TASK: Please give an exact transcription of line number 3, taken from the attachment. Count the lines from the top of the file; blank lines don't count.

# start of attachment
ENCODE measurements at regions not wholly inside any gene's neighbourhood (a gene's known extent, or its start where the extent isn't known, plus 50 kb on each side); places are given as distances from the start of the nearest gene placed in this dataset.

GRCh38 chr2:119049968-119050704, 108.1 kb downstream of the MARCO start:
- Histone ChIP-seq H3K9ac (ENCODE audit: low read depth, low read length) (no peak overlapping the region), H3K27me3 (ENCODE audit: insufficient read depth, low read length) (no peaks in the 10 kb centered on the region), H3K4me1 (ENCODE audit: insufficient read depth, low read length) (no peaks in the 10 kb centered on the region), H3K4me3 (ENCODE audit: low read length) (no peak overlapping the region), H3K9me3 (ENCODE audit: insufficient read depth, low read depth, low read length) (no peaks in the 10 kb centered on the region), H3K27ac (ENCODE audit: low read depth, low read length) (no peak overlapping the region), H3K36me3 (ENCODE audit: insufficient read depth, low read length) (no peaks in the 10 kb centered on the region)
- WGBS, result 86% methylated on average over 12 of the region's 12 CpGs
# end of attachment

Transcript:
- Histone ChIP-seq H3K9ac (ENCODE audit: low read depth, low read length) (no peak overlapping the region), H3K27me3 (ENCODE audit: insufficient read depth, low read length) (no peaks in the 10 kb centered on the region), H3K4me1 (ENCODE audit: insufficient read depth, low read length) (no peaks in the 10 kb centered on the region), H3K4me3 (ENCODE audit: low read length) (no peak overlapping the region), H3K9me3 (ENCODE audit: insufficient read depth, low read depth, low read length) (no peaks in the 10 kb centered on the region), H3K27ac (ENCODE audit: low read depth, low read length) (no peak overlapping the region), H3K36me3 (ENCODE audit: insufficient read depth, low read length) (no peaks in the 10 kb centered on the region)